The tourist flow towards the United Arab Emirates tend to stay along the lines between desert safari and endless shopping craze. This consumerist lifestyle, also supported by the government, is often criticized to neglect culture and arts. After more than 10 years of work, this is about to change drastically.
Louvre Abu Dhabi has been under construction since a decade. Designed by the famous French architect Jean Nouvel, it will finally open its doors on the 11th of November, 2017. Consisting of 23 galleries and 55 buildings in total, it will stand as a museum city on its own, maybe to the extent to make Abu Dhabi a destination for arts.
Located on the Saadiyat Island, the design of the museum is especially interesting because it reflects on the contemporary architecture models as well as the Arabic traditions and religion. Embracing the sea in the way Oriental communities did in the past, there is a water channel running through the museum. This is specifically an inspiration based on the ancient falaj system that existed in the Arabic settlements.
Along with the water channel, the most striking part of the museum is the huge dome which is yet another reflection on the Arabic architecture. In the complex geometry of the dome, there are 7,850 stars in different sizes and angles. When the sun is hovering, the light that passes through the stars in the dome reflect it and create an effect like light rainfall. Visitors will be able to follow this light into new paths through a luminous experience.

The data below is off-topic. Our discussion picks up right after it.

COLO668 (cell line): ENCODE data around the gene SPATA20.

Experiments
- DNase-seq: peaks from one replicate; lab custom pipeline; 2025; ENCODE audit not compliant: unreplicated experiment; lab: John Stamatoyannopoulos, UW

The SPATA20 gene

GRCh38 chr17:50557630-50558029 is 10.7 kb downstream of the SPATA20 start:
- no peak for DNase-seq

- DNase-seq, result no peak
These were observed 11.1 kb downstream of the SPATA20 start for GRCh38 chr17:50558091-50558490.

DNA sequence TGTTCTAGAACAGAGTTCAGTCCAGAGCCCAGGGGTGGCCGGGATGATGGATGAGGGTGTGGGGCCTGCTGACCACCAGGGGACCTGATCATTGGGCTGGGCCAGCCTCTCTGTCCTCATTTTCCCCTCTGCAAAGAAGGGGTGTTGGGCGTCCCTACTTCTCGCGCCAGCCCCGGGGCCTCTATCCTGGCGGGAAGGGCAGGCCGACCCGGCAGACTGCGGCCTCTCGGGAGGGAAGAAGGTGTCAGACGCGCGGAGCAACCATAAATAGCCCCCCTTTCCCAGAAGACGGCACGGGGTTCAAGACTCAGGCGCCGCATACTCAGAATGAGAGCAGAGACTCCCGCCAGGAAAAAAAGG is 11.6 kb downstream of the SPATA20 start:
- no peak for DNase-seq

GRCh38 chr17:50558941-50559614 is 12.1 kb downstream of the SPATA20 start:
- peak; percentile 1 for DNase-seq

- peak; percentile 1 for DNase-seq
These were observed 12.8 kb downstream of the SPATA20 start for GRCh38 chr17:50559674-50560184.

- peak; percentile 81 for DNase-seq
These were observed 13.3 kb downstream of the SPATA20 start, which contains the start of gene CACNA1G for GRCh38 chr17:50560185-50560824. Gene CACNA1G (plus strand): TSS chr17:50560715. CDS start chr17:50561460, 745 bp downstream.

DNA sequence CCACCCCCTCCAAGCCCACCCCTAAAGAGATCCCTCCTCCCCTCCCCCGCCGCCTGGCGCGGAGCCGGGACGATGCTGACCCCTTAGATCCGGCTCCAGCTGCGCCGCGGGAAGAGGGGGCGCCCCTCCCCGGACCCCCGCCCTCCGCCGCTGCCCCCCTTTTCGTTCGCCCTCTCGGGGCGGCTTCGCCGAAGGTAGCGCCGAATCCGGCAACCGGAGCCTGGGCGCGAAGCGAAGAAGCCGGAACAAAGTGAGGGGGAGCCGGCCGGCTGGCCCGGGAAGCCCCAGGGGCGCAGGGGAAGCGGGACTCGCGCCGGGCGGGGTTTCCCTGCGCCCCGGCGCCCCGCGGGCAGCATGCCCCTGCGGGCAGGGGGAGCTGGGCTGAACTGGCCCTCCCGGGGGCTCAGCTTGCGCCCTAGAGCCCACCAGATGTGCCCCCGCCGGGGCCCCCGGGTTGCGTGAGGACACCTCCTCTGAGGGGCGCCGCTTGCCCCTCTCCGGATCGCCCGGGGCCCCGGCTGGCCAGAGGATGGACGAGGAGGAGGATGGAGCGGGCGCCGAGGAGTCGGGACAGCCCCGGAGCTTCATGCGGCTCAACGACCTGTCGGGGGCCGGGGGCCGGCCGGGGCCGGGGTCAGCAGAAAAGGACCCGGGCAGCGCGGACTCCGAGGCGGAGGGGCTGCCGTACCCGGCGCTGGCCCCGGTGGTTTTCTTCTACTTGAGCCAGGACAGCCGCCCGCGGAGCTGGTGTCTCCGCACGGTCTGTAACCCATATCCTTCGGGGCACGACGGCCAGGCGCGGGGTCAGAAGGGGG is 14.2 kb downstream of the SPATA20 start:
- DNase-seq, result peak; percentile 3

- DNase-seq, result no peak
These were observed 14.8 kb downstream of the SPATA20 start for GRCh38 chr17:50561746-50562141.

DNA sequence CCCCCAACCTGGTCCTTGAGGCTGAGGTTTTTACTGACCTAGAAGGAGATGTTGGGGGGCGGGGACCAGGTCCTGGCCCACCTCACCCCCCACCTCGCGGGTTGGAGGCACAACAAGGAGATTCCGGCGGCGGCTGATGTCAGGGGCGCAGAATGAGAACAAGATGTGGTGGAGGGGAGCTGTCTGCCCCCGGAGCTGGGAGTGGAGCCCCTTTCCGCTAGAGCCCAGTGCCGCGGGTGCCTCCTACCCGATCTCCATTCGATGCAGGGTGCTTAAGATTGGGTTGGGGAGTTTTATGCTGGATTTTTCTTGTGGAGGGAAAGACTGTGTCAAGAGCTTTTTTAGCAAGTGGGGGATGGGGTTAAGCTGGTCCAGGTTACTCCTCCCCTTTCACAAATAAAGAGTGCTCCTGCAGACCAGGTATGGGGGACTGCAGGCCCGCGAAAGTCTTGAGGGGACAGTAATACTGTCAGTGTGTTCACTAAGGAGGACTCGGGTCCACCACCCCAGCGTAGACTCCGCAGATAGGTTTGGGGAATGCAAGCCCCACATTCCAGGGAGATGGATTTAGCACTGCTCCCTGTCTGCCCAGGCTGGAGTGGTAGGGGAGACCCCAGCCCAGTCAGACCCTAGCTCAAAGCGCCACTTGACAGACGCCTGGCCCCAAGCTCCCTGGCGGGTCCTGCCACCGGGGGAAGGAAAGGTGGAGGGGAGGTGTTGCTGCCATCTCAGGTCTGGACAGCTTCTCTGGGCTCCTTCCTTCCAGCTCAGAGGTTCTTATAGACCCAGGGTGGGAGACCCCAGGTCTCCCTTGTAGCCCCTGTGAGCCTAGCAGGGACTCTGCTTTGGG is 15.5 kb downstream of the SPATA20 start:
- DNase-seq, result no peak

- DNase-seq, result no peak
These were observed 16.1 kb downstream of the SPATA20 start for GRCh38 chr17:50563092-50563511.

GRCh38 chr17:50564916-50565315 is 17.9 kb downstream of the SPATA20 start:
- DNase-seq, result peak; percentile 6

The museum is also very much environmentalist. The roof is designed to capture enough daylight but does not let too much in given the way light-reflecting materials in pale colors have been used. Instead of absorbing, the materials repel the heat. Considering the climate in the United Arab Emirates, it is extremely efficient, sustainable and reasonable.
With its symbolic and remarkable exterior design, Louvre Abu Dhabi entails a vision of fostering dialogue between the East and the West, displaying the similarities and bridges between different cultures. This goal is further supported by the vast amount of collections to be exhibited in the museum.
Louvre Abu Dhabi will be hosting collections brought from the Paris museum as well as works donated by the Arabic authorities, ensuring a great variety of works during the entire year. Through a time span of prehistoric to modern artworks, the museum will endorse art from almost every period in the history.
On the Saadiyat Island, there will be soon more openings, one of which is the Guggenheim Abu Dhabi. Both museums are abyssal on their own, but Louvre and Guggenheim built on the very same island is a truly enchanting idea.